Ford uses very soft metal for their rotors. That makes them real quiet under normal conditions, but by the time you hear grinding, it has been going on for a while. Be sure that rotor got replaced. There is not much material left to work with to begin with, and there definitely is not enough left to allow them to be trued up on the brake lathe once they have been grinding.
First, fill the reservoir, then open the bleeder screws on the calipers that could have air in their lines. Loosen the cap on the reservoir so no vacuum builds up in it that would impede bleeding. Let the lines gravity-bleed until you see no more air bubbles, or until nice fresh, clean brake fluid is dribbling out. If you have to speed it up with a helper, be sure they never push the pedal over half way to the floor.
By the way, there is a special pliers, in two sizes, made for grabbing and expanding the dust boot on the calipers so the pistons can be easily dropped in. I taught my students to blow the boots up with an air nozzle, but the caliper has to be on the workbench for that. That is not a procedure we are likely to do today, but it was a common part of every brake job in the 1980's. I had to do it three times in my ten years at a new-car dealership in the 1990's, and I was the only person there who knew how to do it. It is a skill I wanted my students to have in case a caliper rebuild kit was the only thing available to get a customer back on the road.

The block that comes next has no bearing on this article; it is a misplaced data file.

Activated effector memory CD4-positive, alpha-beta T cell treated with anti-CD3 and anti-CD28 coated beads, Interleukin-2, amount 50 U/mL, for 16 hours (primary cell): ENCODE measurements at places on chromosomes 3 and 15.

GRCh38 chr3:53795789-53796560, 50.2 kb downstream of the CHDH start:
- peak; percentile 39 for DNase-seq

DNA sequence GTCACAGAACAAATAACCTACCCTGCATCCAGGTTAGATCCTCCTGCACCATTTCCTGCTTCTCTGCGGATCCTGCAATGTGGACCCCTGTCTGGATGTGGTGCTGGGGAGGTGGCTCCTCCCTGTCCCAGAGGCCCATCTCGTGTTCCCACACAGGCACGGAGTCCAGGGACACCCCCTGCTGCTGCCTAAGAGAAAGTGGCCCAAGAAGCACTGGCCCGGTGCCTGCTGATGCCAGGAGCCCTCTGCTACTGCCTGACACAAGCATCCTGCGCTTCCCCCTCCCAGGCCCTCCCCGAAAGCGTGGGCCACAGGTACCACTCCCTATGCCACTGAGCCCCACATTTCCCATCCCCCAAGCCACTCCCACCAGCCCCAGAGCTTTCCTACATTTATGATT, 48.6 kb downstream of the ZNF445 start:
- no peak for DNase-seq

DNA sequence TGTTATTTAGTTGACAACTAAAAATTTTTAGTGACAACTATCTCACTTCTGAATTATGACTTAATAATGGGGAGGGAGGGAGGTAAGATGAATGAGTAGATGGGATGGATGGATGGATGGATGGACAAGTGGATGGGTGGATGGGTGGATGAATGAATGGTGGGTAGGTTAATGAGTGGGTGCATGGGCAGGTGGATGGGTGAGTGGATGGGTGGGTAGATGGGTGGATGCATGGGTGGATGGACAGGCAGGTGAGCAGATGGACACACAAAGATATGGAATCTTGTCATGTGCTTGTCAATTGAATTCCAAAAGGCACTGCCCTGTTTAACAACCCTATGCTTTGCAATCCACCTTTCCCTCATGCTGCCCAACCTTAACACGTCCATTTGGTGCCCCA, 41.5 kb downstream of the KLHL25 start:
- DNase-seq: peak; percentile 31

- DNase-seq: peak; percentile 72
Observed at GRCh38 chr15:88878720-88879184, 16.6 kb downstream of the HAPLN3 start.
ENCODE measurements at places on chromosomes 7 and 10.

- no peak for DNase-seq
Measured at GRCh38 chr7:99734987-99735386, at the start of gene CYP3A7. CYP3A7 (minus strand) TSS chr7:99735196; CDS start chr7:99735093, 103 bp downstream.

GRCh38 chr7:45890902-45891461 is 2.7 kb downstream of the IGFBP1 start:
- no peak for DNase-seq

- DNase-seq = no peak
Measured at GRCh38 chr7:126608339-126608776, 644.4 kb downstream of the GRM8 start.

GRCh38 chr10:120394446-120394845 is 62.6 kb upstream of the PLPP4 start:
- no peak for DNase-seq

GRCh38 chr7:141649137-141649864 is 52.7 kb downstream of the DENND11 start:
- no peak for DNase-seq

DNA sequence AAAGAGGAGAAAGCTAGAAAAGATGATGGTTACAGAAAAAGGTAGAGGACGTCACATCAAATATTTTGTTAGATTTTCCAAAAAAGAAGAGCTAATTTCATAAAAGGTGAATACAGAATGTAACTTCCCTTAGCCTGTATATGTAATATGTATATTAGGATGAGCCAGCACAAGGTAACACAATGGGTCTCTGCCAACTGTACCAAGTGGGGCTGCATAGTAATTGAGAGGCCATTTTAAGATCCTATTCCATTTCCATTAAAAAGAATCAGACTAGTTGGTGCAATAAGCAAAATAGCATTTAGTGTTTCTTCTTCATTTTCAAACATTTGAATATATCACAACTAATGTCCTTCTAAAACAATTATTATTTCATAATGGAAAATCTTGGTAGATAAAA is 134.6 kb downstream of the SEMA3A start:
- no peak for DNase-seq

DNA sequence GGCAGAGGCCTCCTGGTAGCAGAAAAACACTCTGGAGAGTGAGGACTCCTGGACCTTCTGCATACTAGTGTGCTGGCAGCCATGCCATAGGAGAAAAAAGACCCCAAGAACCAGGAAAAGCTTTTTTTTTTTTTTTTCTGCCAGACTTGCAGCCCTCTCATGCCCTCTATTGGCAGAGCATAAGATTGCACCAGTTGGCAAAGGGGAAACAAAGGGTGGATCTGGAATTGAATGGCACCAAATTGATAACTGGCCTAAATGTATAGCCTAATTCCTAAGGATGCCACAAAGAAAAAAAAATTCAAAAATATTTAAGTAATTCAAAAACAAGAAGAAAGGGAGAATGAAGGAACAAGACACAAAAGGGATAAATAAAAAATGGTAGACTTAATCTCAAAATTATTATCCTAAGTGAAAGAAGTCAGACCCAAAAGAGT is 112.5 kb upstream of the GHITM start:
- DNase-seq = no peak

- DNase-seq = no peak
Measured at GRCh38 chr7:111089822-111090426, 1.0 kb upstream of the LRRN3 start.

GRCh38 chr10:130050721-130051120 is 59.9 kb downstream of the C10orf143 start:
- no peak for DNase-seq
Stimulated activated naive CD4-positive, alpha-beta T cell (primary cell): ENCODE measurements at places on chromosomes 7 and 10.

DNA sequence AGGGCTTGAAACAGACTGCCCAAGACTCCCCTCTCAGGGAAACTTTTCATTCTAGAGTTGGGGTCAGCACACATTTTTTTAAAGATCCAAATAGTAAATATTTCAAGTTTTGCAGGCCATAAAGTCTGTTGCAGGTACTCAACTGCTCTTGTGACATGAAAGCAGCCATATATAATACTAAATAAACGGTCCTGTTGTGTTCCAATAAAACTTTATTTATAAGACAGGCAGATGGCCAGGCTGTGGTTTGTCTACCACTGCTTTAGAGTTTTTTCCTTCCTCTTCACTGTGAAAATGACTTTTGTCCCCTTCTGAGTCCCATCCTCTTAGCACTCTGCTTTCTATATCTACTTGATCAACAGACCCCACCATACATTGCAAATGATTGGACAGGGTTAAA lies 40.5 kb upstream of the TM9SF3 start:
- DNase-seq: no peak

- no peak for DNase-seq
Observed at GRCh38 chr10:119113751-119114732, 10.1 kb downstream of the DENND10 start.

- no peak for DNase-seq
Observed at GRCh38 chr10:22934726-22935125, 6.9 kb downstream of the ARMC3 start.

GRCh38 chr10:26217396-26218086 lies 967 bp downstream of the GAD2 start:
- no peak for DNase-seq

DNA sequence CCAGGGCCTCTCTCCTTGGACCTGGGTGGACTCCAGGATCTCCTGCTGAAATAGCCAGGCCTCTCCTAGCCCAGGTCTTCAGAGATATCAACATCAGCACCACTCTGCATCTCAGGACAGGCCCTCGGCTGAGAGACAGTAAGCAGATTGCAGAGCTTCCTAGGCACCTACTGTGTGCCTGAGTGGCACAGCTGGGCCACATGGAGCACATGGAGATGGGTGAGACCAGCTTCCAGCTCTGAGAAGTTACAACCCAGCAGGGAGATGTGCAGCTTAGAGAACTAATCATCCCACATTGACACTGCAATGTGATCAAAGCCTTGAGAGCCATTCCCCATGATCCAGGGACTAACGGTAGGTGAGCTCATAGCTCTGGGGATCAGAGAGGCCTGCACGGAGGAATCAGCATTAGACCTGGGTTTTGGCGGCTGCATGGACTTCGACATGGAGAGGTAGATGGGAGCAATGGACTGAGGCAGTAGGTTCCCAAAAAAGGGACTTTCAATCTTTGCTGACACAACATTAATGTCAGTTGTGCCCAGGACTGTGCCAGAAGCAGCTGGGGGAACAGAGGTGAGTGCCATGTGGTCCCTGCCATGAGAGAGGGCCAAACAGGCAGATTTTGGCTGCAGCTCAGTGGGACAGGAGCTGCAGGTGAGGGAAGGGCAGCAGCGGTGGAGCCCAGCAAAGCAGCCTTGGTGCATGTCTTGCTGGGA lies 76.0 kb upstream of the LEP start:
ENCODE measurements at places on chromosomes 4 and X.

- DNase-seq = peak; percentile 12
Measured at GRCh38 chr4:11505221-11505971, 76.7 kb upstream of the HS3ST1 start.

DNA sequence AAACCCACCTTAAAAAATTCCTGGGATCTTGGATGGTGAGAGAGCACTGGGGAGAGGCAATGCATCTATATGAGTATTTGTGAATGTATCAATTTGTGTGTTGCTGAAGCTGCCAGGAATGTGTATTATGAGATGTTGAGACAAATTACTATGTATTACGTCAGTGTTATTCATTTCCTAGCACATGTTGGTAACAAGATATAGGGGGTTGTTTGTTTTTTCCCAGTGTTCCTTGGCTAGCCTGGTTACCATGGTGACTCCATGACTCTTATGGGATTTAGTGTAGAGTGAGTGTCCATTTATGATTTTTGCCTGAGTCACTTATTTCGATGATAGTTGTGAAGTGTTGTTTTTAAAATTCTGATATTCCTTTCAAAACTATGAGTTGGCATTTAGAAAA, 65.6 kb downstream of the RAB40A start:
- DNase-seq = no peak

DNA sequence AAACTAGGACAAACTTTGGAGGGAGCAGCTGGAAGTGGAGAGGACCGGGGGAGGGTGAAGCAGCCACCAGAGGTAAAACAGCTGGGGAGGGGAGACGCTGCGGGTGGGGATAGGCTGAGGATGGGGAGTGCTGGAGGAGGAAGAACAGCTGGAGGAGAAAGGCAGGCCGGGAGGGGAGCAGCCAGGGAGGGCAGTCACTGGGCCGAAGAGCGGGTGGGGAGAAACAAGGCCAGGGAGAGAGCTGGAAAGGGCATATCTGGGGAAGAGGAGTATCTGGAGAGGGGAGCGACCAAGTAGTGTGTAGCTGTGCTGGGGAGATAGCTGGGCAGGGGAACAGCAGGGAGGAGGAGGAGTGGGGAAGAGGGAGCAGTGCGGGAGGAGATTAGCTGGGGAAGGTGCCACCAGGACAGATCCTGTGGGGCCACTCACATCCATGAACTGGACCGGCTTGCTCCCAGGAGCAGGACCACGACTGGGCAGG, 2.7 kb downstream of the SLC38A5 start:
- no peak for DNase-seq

If the car has anti-lock brakes, do not panic if you never get a good, solid brake pedal. You will likely need to find a mechanic with a scanner that can access the ABS computer so those two valves can be opened while bleeding.
When working with brake fluid, always be extremely careful to not get any hint of petroleum product mixed in with the fluid. That will lead to a very expensive repair. Professionals even wash their hands with soap and water before handling parts that will contact brake fluid to prevent contaminating them with fingerprint grease.
Once the air is out of the system, if the brake pedal sinks slowly to the floor when you hold moderate pressure on it, expect to have to replace the master cylinder. I have a trick to make that job easier so you do not have to bleed at the wheels. It works real well on all other car brands that have two steel lines leaving the master cylinder. The engineers at Ford complicated the procedure by using four lines on most of their vehicles, but the trick can still be used. I am about to lose my wireless internet connection. I will post that procedure later if it becomes necessary.
Wednesday, March 14th, 2018 AT 7:58 PM